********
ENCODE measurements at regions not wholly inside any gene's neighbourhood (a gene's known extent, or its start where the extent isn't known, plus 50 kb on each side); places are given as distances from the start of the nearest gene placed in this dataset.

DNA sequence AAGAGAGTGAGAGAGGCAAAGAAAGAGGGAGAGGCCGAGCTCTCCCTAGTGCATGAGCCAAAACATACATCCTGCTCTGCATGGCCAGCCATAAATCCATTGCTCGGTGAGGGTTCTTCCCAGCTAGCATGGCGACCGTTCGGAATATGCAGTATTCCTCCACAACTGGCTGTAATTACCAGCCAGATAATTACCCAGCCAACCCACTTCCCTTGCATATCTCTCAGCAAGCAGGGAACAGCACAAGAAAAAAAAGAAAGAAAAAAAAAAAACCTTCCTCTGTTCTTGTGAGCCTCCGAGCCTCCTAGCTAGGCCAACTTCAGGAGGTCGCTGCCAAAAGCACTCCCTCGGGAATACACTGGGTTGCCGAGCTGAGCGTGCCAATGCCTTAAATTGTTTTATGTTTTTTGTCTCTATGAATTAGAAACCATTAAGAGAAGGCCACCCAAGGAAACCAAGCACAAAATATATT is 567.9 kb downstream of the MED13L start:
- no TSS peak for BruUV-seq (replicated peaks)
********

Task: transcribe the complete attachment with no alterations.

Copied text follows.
ENCODE measurements at regions not wholly inside any gene's neighbourhood (a gene's known extent, or its start where the extent isn't known, plus 50 kb on each side); places are given as distances from the start of the nearest gene placed in this dataset.

DNA sequence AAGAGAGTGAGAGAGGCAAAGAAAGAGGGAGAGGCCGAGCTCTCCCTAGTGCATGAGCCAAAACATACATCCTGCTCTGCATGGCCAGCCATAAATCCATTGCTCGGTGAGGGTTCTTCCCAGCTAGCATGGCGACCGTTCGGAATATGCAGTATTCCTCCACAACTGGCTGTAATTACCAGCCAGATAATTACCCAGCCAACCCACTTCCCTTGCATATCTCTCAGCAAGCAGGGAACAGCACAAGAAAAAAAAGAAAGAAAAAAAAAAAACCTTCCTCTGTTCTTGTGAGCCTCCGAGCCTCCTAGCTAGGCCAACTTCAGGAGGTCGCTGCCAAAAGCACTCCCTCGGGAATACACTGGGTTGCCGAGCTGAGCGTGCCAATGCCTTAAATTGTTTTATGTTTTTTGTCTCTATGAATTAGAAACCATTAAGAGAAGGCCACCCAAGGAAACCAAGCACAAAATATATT is 567.9 kb downstream of the MED13L start:
- no TSS peak for BruUV-seq (replicated peaks)